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What’s still missing from climate and development talks?

November 27, 2019
With COP25 around the corner (now hosted in Madrid) and the first review of the Sustainable Development Goals (SDGs) or Global Goals behind us, what are some gaps and opportunities to look out for? Below are some insights from Maria Theresa (Tetet) Nera Lauron, an advocate with deep knowledge of both global development and climate change discussions. Tetet is an

Big demographic tides are sweeping the world: how should aid organizations respond?

May 24, 2019
Recently I spent half day BS’ing (breeze-shooting, obviously) about future trends and challenges for international organizations like Oxfam. Confession: we’re supposed to hate these, but often they’re really fun. A table on demographic shifts got me particularly excited. Great human tides are sloshing around the globe, populations are moving geographically, and their age make-up is changing rapidly. All that has

The UK’s ridiculous, self-harming scandal of visa rejections for visiting academics

May 21, 2019
We had a blog training workshop at the LSE last month where only one person out of 25 expected showed up. No, it wasn’t because they’d heard how boring I am, it was because they were Africans trying to attend the LSE’s Africa Summit and various other events, but they couldn’t get visas. So we (Esther Yei-Mokuwa from Sierra Leone,

Is the African Diaspora the Continent’s “Secret Weapon”?

May 15, 2019
Diasporas are often treated as foreigners in their adopted homes and as traitors in their place of birth, despite often hidden cultural and economic contributions. In this post, first published on the LSE’s Africa Centre blog, Behailu Shiferaw Mihirete writes about the potential hidden within the African diaspora across the globe.  Behailu is a is a former journalist and communication

What kind of evidence might persuade people to change their minds on refugees?

November 7, 2017
Oxfam Humanitarian Policy Adviser Ed Cairns reflects on using evidence to influence the treatment of refugees Who thinks that governments decide what to do on refugees after carefully considering the evidence? Not many, I suspect. So it was an interesting to be asked to talk about that at the  ‘Evidence for Influencing’ conference Duncan wrote about last week. When I

Why do people flee their homes? The answers may surprise you

June 21, 2016
Yesterday was World Refugee Day and a new UN report put the total number of ‘forcibly displaced’ at 65.3 million. Most of those remained within national boundaries (internally displaced). Oxfam researcher John Magrath summarizes a recent study on the causes of internal displacement Why do people become displaced? That is, forcibly displaced in that they have, or believe they have,

What’s happening to inequality in China? Update from a visit to Beijing

June 7, 2016
Spent a fascinating few days in Beijing last week, at the invitation of Oxfam Hong Kong. The main topic was inequality, including a big seminar with lots of academics (NGOs are very research-based in China – it was a graphtastic, PhD-rich week). Here are some of the headlines: Income Inequality in China is changing fast. According to the National Bureau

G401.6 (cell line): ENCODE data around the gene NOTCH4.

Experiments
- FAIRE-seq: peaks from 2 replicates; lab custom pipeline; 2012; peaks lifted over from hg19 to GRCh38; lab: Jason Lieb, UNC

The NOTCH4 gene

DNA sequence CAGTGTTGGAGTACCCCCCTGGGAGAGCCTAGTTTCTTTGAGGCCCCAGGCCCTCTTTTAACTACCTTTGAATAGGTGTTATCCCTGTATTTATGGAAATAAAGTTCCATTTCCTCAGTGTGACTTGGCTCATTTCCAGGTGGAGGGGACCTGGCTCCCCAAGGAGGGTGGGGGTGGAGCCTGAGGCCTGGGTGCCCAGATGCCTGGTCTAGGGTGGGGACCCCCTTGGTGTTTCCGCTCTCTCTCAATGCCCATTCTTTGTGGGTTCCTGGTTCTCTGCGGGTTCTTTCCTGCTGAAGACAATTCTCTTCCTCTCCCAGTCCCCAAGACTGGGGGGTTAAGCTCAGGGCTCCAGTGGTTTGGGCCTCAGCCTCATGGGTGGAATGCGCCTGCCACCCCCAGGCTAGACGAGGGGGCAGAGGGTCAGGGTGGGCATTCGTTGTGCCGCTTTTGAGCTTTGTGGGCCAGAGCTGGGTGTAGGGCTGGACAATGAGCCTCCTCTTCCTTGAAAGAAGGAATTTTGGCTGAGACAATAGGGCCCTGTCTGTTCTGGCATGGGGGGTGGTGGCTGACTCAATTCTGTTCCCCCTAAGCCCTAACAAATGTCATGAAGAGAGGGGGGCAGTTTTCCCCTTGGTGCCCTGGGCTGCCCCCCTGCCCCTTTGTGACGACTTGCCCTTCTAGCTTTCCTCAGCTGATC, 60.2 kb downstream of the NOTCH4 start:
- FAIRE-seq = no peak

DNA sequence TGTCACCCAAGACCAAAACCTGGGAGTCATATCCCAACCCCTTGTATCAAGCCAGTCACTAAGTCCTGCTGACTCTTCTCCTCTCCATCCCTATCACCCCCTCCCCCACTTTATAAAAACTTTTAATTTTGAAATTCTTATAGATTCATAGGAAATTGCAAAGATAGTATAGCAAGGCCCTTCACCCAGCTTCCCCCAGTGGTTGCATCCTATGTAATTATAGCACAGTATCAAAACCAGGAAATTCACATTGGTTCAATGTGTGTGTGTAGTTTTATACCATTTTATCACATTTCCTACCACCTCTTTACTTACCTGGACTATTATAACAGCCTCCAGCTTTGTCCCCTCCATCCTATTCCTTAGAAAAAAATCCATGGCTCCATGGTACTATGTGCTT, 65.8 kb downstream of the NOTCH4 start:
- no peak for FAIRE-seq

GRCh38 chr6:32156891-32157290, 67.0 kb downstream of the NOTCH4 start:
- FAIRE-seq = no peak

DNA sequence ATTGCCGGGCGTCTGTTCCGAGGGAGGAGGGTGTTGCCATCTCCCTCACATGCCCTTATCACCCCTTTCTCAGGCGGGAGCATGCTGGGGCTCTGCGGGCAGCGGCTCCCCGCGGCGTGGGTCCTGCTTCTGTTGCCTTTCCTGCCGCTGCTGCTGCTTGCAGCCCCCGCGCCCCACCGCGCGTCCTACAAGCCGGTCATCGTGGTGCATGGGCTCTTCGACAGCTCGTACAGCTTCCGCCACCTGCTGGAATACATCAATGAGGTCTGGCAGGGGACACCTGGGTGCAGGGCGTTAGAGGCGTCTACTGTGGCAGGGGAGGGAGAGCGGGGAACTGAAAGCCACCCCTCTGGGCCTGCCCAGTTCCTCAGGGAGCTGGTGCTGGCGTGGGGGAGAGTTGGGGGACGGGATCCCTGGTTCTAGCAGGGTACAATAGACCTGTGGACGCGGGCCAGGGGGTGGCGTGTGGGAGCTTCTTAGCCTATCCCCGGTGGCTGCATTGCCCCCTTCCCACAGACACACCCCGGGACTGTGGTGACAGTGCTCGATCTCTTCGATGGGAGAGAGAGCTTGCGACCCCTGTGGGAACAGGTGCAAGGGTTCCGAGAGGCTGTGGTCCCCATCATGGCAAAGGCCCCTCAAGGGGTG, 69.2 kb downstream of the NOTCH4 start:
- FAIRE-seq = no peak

Links I Liked

October 19, 2015
Schrödinger’s Immigrant, via Ingrid Srinath Could the Jaded Aid satirical cardgame help reform the aid industry? Or is it just the perfect Xmas pressie for jaundiced aid workers? humanosphere.org/basics/2015/10 Poverty is falling faster among Africa’s rising number of female headed households (which are now up to 26% of the total), but we don’t really know why Good news on Malaria

What difference do remittances and migration make back home?

September 8, 2015
Reading the Economist cover to cover is an illicit pleasure – it may be irritatingly smug and right wing, especially on anything about economic policy, but its coverage on international issues consistently goes way beyond standard news outlets. This week’s edition had everything from the changing face of Indian marriage to the spread of pedestrian and cycling schemes around the

Migrant remittances are even more amazing that we thought

January 30, 2015
At least in economic terms, migration appears to be some kind of developmental wonder-drug. Remittances from migrants to developing countries are now running at some three times the volume of aid, and barely faltered during the 2008-9 financial crisis (see graph). The World Bank’s latest Global Economic Prospects report looks at the impact of migrant remittances on developing countries and

Why are Africans getting ripped off on remittances?

April 22, 2014
Whatever your views of migration, a consensus ought to be possible on one thing: if migrants do send money home, as much as possible of the hard-earned dollars that they send should actually get there, to be spent on putting feeding the kids, putting them through school or even having a bit of fun (that’s allowed too). But according to

Migration and Development: Who Bears the Burden of Proof? Justin Sandefur replies to Paul Collier

March 19, 2014
Justin Sandefur responds to yesterday’s post by Paul Collier on the impact of migration on developing countries, and you get to vote The global diaspora of educated Africans, Asians, and Latin Americans living in the developed world stand accused of undermining the development of their countries of origin. Paul Collier’s recent book, Exodus, makes the case for strict ceilings on the